Political tensions are expected to gradually peak over the next two weeks in the countdown to local authority and European Parliament elections as Prime Minister Alexis Tsipras seeks to wring maximum gain from the relief measures he heralded last week and conservative leader Kyriakos Mitsotakis stresses the government’s shortfalls.
The government's economic team is reportedly finalizing a package of measures for Prime Minister Alexis Tsipras to announce at his keynote speech at Thessaloniki's International Fair on Saturday evening, which will utilize the record surpluses forseen in the last bailout program, boost SYRIZA's leftist profile but not draw the ire of the institutions.
Bob Traa, the first International Monetary Fund representative in Greece after the country signed its first bailout program, has blamed the Greek political system for failing both to introduce the necessary reforms in the early stages of the program and to forge a degree of political consensus to deal with serious matters.
Instead of raising state revenues, as was intended, the increased demands on self-employed professionals in terms of taxes and social security contributions have resulted in increased tax evasion, confirming the Finance Ministry’s worst fears.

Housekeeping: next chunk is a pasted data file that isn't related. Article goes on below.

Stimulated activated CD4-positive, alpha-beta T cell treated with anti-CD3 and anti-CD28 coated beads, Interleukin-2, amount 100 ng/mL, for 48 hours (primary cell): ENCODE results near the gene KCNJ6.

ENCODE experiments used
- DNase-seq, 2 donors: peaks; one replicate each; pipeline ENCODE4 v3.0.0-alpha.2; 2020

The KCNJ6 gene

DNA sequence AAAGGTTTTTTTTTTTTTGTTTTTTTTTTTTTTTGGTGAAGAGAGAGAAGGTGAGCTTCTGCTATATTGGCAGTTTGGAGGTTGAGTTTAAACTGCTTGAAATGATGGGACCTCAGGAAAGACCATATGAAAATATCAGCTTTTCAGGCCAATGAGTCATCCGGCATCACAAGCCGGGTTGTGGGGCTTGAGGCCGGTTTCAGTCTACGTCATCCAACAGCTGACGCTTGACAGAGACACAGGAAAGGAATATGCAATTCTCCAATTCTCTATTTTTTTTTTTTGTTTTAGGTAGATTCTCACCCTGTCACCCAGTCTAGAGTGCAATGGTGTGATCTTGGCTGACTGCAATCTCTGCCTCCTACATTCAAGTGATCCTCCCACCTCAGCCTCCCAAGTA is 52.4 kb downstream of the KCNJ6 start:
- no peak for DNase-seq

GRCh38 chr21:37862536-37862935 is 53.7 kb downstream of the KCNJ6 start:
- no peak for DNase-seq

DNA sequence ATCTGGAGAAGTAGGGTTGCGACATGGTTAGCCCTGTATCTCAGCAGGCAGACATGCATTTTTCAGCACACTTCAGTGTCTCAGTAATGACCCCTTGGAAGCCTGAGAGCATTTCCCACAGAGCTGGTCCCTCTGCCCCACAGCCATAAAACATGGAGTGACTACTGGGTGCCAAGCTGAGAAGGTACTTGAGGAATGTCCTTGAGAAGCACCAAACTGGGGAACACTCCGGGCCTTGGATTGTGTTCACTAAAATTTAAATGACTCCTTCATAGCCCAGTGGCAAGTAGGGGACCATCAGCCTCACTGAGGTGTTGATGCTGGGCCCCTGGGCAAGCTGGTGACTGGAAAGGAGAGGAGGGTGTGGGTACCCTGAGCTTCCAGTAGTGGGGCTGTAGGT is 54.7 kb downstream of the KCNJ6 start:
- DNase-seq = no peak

Finance Minister Euclid Tsakalotos warns that delays in implementing agreed reforms and measures with the country’s international creditors will maintain a climate of uncertainty and chip away at the country’s credibility.
Although it appears that there will soon – probably in early June – be an agreement between Berlin and the International Monetary Fund on the lightening of the Greek debt, Athens’s road back to international bond markets remains a long one.
The draft memorandums of understanding submitted to the Finance Ministry on Monday by the European Commission and the International Monetary Fund provide for the possibility of cuts to supplementary pensions from 2019, the lifting of regulations on Sunday trading, the abolition of the Labor Ministry’s veto on group layoffs and the extension of the collective labor negotiations’ suspension until the end of the bailout program, in the summer of 2018.